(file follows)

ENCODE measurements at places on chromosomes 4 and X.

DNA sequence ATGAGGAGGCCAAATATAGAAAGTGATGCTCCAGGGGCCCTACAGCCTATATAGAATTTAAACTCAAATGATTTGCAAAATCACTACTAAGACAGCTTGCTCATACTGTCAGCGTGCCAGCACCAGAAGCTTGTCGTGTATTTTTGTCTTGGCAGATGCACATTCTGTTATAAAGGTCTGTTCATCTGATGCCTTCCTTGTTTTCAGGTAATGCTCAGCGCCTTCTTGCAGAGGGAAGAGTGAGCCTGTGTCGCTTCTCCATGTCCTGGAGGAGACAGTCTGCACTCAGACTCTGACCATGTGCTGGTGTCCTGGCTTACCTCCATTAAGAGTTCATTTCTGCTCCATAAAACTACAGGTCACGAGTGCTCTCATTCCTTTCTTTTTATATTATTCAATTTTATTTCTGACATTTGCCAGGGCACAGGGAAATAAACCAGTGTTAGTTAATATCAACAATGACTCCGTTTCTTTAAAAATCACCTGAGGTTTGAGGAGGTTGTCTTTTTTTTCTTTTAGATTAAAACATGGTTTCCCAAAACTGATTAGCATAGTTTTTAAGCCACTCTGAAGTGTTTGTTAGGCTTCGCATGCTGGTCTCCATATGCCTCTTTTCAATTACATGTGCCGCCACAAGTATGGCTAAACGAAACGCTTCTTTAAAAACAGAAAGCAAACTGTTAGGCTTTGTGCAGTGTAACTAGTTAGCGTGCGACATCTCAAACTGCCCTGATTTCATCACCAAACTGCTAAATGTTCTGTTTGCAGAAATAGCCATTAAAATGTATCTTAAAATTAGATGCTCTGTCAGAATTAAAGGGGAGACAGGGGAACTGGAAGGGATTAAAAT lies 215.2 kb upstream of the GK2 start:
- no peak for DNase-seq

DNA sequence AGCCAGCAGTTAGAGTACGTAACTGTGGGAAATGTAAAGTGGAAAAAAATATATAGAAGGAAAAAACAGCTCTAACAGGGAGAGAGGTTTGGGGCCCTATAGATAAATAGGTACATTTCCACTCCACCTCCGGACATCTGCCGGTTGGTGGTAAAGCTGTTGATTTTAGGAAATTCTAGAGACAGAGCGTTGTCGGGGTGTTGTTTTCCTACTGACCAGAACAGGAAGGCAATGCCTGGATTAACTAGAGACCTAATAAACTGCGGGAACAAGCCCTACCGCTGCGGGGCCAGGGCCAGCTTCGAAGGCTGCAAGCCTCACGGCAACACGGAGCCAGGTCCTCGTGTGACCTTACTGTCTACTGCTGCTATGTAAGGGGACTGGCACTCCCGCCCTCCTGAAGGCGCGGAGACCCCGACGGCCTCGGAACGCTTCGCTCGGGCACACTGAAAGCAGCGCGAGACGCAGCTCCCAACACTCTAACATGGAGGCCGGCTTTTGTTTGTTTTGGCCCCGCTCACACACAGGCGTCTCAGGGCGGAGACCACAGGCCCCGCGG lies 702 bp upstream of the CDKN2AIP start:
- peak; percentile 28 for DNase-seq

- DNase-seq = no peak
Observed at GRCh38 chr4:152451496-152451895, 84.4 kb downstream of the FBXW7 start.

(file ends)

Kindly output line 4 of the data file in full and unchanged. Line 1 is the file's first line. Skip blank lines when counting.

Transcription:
DNA sequence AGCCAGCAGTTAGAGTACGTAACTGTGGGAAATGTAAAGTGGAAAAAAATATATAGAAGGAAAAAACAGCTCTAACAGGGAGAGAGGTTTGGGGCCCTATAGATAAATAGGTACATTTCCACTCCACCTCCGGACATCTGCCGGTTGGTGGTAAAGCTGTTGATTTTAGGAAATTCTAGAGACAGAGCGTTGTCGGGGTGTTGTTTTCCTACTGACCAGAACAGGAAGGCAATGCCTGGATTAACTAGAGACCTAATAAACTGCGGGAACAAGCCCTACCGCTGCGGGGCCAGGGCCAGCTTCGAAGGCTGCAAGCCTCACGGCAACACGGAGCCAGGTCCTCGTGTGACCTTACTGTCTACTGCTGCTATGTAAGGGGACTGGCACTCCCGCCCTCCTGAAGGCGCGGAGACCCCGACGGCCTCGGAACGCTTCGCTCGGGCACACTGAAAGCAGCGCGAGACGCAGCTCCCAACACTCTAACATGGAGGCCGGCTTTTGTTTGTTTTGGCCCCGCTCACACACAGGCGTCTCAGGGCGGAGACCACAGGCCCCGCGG lies 702 bp upstream of the CDKN2AIP start: